3.3. Catastrophic Forgetting Analysis

The empirical results suggest that Deep Graph Networks trained continuously are subjected to catastrophic forgetting of previous knowledge. Table 2 reports the average ACC across all steps (see also Figure 1 for an intuitive visualization of results). We also extend the results presented in Lesort et al. (2020) to Deep Graph Networks: importance-based regularization strategies are not able to prevent forgetting in class-incremental scenarios. In fact, in our experiments EWC always performs comparably to the Naïve strategy.


Table 2. Mean accuracy and mean standard deviation among all steps.


Figure 1. Paired plots showing the ACC on each step for different models for LWF and MNIST (left), LWF and CIFAR10 (middle), Replay and OGBG-PPA (right). Complete plots in the Supplementary Material. Each column refers to a model and it is composed by pairs of connected points. Each pair refers to a specific step. The leftmost point in the pair represents ACC after training on that specific step. The rightmost point represents ACC after training on all steps. The more vertical the line connecting the points, the larger the forgetting effect. The dashed horizontal line indicates the performance of a random classifier. The red star represents the average performance over all steps.

Interestingly, Deep graph networks do not provide significant performance improvements with respect to a structure-agnostic baseline. This is a surprising result, which might have two complementary explanations. The first is that the neighboring states' distribution of different classes varies, thus making the previously trained graph convolutions inadequate for subsequent tasks. The second, instead, relates to the nature of the class-incremental scenario. Since the model sees few classes at a time, each training task becomes so simple that the model ends up relying on node features only to discern between the two classes. This is confirmed by the fact that, when encouraged to retain structural information via the regularization term, DGN shows a slight increase in performance with the replay strategy. We believe that addressing both points in more detail could constitute interesting future work at the intersection of the two research fields.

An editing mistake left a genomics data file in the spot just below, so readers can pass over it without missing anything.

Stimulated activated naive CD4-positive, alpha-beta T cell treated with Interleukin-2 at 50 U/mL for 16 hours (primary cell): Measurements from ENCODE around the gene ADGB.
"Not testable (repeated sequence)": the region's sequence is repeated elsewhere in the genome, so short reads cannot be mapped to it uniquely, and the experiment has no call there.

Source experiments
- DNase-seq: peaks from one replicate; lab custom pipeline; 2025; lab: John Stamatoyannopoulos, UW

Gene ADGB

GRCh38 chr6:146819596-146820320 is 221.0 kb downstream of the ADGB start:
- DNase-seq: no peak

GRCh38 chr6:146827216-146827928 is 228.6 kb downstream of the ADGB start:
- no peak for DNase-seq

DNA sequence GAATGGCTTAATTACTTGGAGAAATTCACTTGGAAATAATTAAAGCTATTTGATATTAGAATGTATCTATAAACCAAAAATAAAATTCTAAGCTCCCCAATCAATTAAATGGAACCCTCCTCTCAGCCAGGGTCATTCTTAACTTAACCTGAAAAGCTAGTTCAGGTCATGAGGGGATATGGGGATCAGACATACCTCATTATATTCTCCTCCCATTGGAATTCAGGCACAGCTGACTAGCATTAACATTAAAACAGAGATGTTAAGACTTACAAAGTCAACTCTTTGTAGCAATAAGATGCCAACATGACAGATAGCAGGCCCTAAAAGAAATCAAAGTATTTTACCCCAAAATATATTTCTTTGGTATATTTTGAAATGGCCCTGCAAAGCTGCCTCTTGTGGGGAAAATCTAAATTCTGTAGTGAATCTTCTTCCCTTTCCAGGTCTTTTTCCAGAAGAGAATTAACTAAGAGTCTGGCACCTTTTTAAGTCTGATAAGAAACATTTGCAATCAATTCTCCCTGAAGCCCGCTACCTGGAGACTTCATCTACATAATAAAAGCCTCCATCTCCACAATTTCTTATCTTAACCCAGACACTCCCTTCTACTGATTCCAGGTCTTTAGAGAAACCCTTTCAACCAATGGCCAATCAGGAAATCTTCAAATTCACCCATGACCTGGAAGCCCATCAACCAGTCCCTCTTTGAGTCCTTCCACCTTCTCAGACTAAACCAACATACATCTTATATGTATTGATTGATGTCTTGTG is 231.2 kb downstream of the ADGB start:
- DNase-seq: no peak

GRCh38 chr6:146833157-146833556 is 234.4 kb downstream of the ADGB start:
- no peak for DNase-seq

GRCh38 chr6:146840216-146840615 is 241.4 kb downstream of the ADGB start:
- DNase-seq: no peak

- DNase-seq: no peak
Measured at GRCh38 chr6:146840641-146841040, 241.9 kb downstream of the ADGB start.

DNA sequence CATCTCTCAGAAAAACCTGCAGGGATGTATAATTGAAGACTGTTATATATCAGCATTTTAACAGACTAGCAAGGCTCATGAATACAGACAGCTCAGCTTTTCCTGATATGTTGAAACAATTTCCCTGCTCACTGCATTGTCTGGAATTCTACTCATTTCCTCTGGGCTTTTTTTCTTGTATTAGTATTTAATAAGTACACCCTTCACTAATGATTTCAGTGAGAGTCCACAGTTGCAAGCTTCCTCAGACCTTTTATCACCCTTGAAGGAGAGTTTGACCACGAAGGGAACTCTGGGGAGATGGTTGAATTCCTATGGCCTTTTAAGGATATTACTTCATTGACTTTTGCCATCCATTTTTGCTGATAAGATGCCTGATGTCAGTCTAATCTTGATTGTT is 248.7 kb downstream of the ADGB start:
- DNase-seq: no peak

3.3.1. Sensitivity of LwF to Hyperparameters

Not all regularization strategies are, however, subjected to forgetting. In fact, we show that LwF is able to recover part of the original knowledge, outperforming both Naïve and EWC. We also found LwF to be very sensitive to the choice of the hyperparameters. In particular, the softmax temperature and the hyperparameter α, which controls the amount of knowledge distillation heavily influence the final performance. In order to best show the sensitivity of LwF to the choice of hyperparameters, we computed the mean ACC and its standard deviation across all runs of model selection (Figure 2). Then, we compared the results with the best performance we found during model assessment. The difference highlights the high sensitivity of Lwf which could partially limit its applicability in real world applications, where it may be impossible to perform appropriate model selection in continual learning scenarios (Chaudhry et al., 2019a).


Figure 2. Comparison of performances between model selection (averaged across all configurations) and model assessment (averaged across 5 final training runs). The difference highlights the sensitivity of LwF to the choice of hyperparameters. Most of the configurations cause larger forgetting effects with respect to the best configuration found by model selection.

3.3.2. Effectiveness of Replay

Replay strategy is considered among the strongest CL strategies available. In our experiments, replay consistently outperforms all the other strategies. Supplementary Material shows ACC values for increasing replay memory sizes. Deep graph networks and baseline models require a comparable amount of replay to obtain the same level of performance. Therefore, replay seems to behave as a good model-agnostic strategy even in the domain of graphs.

4. Discussion

Learning from a data stream in a continual fashion is a key property of many biological systems, including the human brain. In fact, continual learning is often considered as a necessary condition for the development of artificial intelligent agents operating in the real world. Even though there exist continual learning strategies loosely inspired by neuroscience, most of them do not take into consideration that we, as humans, act in a world filled with structured and complex interactions between different objects. On one side, applying graph representation learning techniques to continual learning may lead to the acquisition of durable knowledge, since each piece of information is related to many others and it may be therefore more difficult to forget it. On the other side, our results highlighted that before being able to achieve this objective, it will be necessary to design ad-hoc continual learning strategies which explicitly take into consideration the structure and relations present in the data.